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20 March, 2020 Open access

Provisions relating to social care in the Coronavirus Bill will ‘effectively suspend or downgrade almost all social care duties’

Leading community care law practitioner says that the Bill is the ‘most draconian legislation enacted since the Second World War’

The Coronavirus Bill 2019-21 includes provisions that will 'effectively suspend or downgrade almost all social care duties’, according to leading community care law practitioner Luke Clements.

The Explanatory Notes to the Bill - that received its first reading yesterday - advise that its provisions are ‘extraordinary measures’ that do not apply in normal circumstances and that -

‘For this reason, the legislation will be time-limited for two years and it is neither necessary nor appropriate for all of these measures come into force immediately. Instead, many of the measures in this Bill can be commenced from area to area and time to time, so as to ensure that the need to protect the health can be aligned with the need to safeguard individuals’ rights. These measures can subsequently be suspended and then later reactivated, if circumstances permit, over the lifetime of the Act.’

In relation to measures in the Bill affecting social care duties during the COVID-19 crisis, paragraph 174 of the Notes advises -

‘The effect of [Clause 14 and Schedule11] is that various duties on Local Authorities in Part 1 of the Care Act 2014 or Parts 3 and 4 of the Social Services and Well-being (Wales) Act 2014 (SSWWA) to assess needs for care and support, and to meet those needs, are replaced with a duty on Local Authorities to meet needs for care and support where for England, not to do so would be a breach of an individual’s human rights, and a power to meet needs in other cases. In Wales the test is aligned with the existing SSWWA provision where an adult or adult carer may be experiencing or at risk of abuse or neglect.’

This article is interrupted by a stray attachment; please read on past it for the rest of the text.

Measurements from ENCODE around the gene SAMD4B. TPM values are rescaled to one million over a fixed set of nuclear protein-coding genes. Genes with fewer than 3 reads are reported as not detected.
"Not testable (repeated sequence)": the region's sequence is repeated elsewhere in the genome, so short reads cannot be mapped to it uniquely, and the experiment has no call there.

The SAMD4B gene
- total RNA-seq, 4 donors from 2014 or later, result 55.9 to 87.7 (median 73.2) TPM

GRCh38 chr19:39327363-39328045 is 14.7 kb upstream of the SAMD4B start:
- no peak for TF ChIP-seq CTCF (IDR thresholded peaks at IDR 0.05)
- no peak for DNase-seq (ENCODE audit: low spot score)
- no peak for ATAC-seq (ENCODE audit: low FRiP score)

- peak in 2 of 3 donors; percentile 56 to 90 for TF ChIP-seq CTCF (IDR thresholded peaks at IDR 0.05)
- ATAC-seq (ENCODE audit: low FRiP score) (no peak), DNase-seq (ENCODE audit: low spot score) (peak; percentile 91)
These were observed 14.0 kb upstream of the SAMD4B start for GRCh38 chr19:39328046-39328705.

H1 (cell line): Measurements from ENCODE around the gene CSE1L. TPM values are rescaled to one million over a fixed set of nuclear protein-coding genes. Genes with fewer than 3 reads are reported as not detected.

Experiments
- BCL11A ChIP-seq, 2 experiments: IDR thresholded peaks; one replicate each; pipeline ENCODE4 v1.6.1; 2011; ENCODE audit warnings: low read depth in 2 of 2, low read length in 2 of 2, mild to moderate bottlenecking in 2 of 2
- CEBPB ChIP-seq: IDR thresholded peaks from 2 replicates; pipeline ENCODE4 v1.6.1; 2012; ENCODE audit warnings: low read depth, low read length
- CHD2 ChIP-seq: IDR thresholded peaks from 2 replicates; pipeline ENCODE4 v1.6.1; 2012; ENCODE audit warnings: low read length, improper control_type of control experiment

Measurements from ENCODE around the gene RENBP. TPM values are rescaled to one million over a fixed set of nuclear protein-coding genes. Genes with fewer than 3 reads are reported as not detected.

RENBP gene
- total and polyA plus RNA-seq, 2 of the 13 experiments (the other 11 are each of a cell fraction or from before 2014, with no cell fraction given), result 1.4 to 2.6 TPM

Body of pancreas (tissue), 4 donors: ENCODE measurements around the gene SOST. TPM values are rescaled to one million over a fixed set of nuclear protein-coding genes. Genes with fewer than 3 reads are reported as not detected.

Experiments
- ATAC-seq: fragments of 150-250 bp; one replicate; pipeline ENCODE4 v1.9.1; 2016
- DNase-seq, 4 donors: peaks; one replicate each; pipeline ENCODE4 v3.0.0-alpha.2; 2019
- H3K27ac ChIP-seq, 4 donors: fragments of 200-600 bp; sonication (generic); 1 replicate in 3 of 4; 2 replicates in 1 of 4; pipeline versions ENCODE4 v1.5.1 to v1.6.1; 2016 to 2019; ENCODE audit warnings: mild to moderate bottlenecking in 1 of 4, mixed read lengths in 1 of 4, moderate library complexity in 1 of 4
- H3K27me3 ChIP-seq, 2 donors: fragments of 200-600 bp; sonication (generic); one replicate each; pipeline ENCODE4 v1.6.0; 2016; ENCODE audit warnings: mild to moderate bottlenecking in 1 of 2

NB - Clause 15 of the Bill makes similar provision to that for England and Wales in relation to downgrading duties to assess needs of adults and carers in Scotland.

However, commenting on the Bill, Professor of Law at Leeds University, and author of LAG’s publication, 'Community Care and the Law', Luke Clements has said -

‘The Government has published the Coronavirus Bill.  It is the most draconian legislation enacted since the Second World War and suspends a whole raft of legislative duties - not least in relation to health, social care, social security and education.

Schedule 11 of the Bill effectively suspends / downgrades almost all adult social care duties (including charging duties). As the explanatory notes (at para 175) explain, the various duties to assess and meet eligible needs of adults and carers in the Care Act 2014 and the Social Services and Well-being (Wales) Act 2014 (SSWWA) are downgraded to powers.

A briefing note prepared by the barristers chambers at 11KBW expresses  significant concern about the suspension of key social care provisions.’

Luke Clements’ note on the Coronavirus Bill is available from his website.

NB - for more information on the social care measures in the Bill, see the House of Commons Library briefing on health and social care and the Coronavirus Bill from